I assert that today’s leaders are presented with new challenges and opportunities everyday with regard to the myriad of cultural contexts, customers, and languages they have to engage and address on a regular basis. CQ helps us flex and adapt our thinking and behaviors accordingly so that we may successfully and effectively respond to these challenges and navigate the opportunities.
2. Emotional Intelligence Competence
I consider emotional intelligence to be a core/critical leadership competency for effective leadership in any circumstance. Although CQ is different from emotional intelligence (EQ), it is definitely related to it. EQ measures social and emotional ability and helps leaders assess how well they perceive, assess and manage their own and others’ emotions.
Even still, as important as this core leadership competency is, it is not sufficient for leading culturally diverse teams and global organizations. Livermore (2010) discusses how research demonstrates and validates that that those with higher EQ levels are likely to be more effective leaders; however, he goes on to state that this research does not support how or whether this effectiveness is sustained across different cultures.
CQ combined with EQ is the answer for ensuring culturally competent leaders who can sustain their effectiveness across varying cultures and in a global world. In one way or another, these two intelligences – along with intellectual intelligence (IQ) – are what we use to ascertain a person’s propensity for success and achievement and leadership within our organizations and in global and culture contexts.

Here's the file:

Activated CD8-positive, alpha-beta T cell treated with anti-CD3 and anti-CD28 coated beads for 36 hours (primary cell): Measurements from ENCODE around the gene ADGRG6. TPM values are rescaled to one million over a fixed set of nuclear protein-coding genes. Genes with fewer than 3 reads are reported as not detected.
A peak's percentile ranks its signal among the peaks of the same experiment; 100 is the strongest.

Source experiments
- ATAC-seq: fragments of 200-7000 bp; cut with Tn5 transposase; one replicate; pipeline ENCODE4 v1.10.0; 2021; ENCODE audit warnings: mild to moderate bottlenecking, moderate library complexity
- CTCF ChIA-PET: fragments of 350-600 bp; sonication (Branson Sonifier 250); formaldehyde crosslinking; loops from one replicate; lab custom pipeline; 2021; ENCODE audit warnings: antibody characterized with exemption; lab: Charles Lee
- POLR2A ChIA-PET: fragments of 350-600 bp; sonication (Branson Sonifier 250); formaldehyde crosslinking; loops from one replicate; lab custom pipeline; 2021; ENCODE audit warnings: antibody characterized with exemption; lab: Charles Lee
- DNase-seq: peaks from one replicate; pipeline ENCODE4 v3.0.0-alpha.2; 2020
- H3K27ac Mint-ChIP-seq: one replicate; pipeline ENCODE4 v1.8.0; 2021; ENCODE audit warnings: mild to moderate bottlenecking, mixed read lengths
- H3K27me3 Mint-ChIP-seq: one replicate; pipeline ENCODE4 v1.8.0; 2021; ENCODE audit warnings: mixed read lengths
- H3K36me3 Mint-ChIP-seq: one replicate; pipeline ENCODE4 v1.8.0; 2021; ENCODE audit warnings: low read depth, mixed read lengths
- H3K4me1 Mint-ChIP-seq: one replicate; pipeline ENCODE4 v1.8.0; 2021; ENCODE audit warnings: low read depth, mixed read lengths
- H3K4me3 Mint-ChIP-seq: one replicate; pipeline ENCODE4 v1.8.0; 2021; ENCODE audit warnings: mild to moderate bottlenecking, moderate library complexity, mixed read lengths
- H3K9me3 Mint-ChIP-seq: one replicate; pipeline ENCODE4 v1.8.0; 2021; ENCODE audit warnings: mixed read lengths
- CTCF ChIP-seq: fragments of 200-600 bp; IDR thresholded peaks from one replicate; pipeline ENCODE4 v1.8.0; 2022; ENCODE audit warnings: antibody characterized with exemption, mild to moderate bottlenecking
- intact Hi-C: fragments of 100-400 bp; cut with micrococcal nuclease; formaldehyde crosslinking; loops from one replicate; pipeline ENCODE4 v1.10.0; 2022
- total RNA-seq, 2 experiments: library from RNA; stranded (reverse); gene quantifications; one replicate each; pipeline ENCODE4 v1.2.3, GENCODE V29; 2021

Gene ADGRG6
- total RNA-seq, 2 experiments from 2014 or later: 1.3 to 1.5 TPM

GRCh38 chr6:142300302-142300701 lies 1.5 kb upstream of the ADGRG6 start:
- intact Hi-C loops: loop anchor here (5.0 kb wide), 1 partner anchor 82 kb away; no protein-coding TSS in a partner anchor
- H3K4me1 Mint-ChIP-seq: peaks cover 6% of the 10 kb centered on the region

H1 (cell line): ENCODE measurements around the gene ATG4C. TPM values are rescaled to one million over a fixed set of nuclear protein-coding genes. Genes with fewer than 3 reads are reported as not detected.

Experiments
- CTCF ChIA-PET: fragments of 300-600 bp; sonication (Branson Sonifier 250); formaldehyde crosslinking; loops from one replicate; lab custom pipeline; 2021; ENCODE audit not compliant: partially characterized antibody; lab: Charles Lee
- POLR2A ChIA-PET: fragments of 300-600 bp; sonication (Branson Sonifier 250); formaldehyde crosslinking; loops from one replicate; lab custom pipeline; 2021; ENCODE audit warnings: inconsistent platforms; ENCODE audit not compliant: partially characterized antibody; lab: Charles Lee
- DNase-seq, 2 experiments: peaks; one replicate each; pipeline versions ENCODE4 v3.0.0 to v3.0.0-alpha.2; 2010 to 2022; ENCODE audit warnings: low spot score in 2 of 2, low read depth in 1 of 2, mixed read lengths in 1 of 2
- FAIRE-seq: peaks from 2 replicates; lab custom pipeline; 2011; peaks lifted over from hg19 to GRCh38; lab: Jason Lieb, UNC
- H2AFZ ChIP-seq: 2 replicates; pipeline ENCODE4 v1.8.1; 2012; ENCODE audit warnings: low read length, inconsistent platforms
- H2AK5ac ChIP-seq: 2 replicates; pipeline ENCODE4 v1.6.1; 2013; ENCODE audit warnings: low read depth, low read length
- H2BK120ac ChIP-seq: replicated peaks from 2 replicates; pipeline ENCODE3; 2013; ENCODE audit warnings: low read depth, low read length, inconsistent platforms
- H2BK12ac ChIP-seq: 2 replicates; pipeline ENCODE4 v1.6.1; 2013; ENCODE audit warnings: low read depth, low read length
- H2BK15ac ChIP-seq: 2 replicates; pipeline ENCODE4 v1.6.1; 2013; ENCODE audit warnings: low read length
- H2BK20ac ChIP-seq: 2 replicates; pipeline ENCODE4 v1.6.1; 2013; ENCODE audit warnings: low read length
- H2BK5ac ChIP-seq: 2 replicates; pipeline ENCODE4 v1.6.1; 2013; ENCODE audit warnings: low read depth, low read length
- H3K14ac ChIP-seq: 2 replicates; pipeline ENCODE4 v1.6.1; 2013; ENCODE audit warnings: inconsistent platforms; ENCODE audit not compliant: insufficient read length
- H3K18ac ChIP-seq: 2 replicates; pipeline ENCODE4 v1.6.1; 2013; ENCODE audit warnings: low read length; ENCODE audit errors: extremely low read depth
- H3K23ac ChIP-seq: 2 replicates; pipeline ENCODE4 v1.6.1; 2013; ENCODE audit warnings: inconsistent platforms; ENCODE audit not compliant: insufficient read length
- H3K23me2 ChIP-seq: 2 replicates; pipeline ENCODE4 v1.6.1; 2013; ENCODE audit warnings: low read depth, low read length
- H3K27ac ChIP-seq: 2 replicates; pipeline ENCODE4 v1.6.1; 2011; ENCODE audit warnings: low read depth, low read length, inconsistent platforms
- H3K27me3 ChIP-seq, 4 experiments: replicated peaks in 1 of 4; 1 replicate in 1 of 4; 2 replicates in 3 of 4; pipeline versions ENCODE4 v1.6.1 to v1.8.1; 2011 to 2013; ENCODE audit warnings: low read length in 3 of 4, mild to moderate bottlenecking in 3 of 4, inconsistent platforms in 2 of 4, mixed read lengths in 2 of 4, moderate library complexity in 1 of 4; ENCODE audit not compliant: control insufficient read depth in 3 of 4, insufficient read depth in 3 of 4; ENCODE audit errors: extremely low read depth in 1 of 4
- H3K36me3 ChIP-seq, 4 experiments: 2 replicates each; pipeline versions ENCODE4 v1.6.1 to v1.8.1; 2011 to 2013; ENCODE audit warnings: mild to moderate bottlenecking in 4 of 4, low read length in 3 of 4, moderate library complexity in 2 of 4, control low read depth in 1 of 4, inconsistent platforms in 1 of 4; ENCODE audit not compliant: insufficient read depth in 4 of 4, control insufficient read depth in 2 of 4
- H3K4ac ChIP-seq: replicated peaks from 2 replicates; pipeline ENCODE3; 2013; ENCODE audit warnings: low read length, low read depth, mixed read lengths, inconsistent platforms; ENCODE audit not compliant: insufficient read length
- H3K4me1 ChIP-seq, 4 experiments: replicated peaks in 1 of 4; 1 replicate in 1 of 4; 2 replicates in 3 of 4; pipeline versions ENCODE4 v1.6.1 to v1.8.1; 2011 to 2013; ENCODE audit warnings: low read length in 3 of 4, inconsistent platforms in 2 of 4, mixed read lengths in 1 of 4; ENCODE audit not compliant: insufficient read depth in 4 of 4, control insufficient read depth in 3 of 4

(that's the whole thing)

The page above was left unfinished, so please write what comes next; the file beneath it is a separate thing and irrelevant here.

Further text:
3. Transformational and Resonant Leadership Competence
Transformational leadership occurs when we as leaders not only focus on organizational results, but when we build trust, develop competence and confidence, and transfer learning, understanding, and value to those who follow and rely on us. We cannot accomplish any of this if we are not concerned with the cultural differences and needs of those with whom we work and/or lead.
In an earlier article, I outline the five (5) things that transformational leaders do differently. You can read it here.
Resonant leaders are attuned to the needs, feelings and desires of those they lead. These leaders have an elevated ability to demonstrate empathy and to recognize and interpret the emotions and discrepancies around them; they are also resilient. Resilience is the ability to recover quickly, adapt, and overcome obstacles and resistance and embrace and manage cross-cultural teams and cultural diversity.
You Tell Me –
- Do you have what it takes?
- Are you developing these key leadership competencies?
- Are you aware of your biases and regularly work to monitor and manage them?
- How do you demonstrate cultural intelligence and resonant leadership with globally diverse teams?
Allen, T. (2014). Are You Transformational? Leaders Influence BUT Transformational Leaders Elevate!. LinkedIn Publishing (read it here).
Livermore, D. (2010).Leading with cultural intelligence: The new secret to success. New York, NY:AMACOM, a division of American Management Association. Prenderville, S. (2012).
Emotional Intelligence and Leadership. ARVis Institute, LLC. (download PDF here).
Unconscious Bias Learning Lab, Retrieved from http://www.cookross.com/ubll/unconsciousbias.html
Image Credits: ARVis Instituteby Terina Allen President & CEO, ARVis Institute Chair, ARVoices Strategic Leadership Network